Receptor Tyrosine Kinases (RTKs)

Receptor Tyrosine Kinases (RTKs) are widely expressed transmembrane proteins that act as receptors for growth factors, neurotrophic factors, and other extracellular signaling molecules. Upon ligand binding, they undergo tyrosine phosphorylation at specific residues in the cytoplasmic tail. This leads to the binding of protein substrates and/or the establishment docking sites for adaptor proteins involved in RTK-mediated signal transduction. RTKs have critical functions in several developmental processes including regulating cell survival, proliferation, and motility. When unregulated, they play prominent roles in cancer formation. The simplest receptor tyrosine kinases (RTKs) have three domains: a ligand binding domain outside the cell, a single membrane-spanning domain, and a tyrosine kinase domain inside the cell. The ligands are usually diffusible peptides or small proteins produced elsewhere in the organism, and are typically growth factors, cytokines and hormones. In the absence of a ligand the receptor is inactive.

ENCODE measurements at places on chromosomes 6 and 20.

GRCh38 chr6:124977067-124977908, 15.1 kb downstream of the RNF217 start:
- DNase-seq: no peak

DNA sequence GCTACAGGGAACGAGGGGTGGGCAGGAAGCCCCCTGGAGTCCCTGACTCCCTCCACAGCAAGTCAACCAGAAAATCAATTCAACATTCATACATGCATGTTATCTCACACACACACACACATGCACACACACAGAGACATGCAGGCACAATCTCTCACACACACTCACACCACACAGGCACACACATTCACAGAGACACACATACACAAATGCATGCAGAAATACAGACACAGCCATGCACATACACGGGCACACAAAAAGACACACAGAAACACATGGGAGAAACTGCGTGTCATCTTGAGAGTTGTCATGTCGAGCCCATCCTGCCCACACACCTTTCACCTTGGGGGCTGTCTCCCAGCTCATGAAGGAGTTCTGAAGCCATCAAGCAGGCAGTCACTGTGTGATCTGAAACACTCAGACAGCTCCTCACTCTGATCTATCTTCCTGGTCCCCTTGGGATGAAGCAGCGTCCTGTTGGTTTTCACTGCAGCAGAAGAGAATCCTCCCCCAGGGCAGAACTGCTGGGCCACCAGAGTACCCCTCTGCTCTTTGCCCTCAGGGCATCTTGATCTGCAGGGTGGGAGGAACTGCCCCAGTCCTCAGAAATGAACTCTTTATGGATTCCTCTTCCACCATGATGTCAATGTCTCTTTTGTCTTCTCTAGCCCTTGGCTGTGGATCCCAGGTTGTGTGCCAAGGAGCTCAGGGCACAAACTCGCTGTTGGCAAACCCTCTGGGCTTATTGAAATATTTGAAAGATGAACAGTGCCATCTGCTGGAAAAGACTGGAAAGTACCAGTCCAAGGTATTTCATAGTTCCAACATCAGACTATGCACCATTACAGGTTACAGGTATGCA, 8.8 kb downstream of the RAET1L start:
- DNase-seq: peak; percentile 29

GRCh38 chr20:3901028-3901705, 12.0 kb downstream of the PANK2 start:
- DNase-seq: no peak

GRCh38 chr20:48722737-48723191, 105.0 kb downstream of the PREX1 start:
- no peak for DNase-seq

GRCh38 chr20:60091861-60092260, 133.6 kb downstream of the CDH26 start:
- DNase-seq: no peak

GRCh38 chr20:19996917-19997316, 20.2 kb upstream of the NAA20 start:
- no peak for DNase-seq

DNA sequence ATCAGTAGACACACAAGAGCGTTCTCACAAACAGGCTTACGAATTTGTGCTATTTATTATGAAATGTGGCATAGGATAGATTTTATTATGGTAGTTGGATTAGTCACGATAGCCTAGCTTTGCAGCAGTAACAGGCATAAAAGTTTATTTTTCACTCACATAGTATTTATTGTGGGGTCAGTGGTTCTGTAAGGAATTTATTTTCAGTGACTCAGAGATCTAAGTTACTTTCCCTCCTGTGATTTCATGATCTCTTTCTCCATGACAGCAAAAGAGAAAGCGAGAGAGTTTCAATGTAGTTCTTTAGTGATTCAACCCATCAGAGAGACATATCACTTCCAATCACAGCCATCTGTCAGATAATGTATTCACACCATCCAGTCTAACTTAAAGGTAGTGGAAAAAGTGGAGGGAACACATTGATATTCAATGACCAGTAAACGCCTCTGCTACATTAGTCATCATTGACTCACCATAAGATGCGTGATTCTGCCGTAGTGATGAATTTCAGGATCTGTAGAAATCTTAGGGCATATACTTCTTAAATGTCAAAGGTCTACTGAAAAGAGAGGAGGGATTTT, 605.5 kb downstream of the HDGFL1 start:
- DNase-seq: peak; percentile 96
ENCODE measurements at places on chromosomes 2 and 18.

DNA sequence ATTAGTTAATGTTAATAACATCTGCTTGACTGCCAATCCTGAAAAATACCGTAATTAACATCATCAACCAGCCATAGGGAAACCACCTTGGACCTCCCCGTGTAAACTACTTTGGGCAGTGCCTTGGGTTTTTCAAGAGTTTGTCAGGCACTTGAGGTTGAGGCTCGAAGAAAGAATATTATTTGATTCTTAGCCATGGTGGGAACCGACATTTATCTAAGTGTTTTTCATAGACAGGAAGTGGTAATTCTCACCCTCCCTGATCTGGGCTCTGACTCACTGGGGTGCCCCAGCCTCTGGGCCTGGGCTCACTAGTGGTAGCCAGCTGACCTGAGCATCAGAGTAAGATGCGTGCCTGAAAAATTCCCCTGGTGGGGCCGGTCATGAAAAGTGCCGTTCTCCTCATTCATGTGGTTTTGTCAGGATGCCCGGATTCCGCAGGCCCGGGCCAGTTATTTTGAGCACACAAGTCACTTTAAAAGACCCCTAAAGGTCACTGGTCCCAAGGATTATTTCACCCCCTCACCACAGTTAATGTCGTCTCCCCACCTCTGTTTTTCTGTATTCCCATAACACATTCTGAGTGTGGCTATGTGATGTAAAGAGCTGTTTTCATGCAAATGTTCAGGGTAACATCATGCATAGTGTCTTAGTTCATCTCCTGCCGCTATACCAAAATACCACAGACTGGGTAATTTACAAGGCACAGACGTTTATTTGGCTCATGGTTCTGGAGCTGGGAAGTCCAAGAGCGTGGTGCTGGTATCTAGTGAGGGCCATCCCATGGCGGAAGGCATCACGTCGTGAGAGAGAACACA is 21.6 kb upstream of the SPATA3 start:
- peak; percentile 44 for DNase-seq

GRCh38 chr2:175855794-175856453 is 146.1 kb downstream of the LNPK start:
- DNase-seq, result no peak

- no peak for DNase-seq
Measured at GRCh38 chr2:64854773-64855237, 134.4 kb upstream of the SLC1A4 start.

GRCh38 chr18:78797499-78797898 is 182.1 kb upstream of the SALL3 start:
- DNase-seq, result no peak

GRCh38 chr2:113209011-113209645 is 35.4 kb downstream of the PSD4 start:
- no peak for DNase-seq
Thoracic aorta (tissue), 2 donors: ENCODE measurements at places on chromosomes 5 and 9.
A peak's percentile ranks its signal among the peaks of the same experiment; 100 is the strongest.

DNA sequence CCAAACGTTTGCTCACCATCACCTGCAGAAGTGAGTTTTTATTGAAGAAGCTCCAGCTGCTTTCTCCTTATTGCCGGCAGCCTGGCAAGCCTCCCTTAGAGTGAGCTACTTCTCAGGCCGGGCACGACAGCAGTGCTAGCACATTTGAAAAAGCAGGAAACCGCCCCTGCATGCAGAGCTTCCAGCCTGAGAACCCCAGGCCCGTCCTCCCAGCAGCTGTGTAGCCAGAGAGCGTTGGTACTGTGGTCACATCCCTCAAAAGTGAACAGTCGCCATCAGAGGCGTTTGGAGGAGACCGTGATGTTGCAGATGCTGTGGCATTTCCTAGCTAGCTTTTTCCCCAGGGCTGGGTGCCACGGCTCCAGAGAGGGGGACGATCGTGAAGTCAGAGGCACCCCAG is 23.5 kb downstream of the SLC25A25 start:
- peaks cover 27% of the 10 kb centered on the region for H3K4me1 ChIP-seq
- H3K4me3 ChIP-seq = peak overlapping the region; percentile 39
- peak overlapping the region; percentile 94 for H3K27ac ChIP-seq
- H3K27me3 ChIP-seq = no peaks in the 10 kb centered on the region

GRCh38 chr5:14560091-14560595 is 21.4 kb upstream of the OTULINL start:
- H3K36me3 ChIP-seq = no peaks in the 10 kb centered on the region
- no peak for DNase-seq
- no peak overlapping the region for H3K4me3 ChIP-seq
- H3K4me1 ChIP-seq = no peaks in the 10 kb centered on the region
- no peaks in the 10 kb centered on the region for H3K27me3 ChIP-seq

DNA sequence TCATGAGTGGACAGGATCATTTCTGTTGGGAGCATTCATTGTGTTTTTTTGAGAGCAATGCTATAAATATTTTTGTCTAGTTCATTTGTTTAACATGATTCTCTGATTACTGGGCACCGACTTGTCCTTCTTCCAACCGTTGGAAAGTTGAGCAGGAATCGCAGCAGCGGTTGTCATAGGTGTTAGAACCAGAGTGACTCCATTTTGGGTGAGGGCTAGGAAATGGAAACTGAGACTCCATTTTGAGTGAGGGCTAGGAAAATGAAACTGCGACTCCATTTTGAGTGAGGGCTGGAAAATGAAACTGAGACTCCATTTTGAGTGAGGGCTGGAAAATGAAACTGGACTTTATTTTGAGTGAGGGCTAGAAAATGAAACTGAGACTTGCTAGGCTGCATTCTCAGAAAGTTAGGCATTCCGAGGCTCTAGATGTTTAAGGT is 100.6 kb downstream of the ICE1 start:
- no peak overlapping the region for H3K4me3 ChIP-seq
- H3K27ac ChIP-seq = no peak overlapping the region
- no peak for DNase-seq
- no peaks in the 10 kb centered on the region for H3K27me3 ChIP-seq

Sino Biological lists the classification tree of Receptor Tyrosine Kinases (RTKs), click to see all the related molecules/targets and research reagents of them.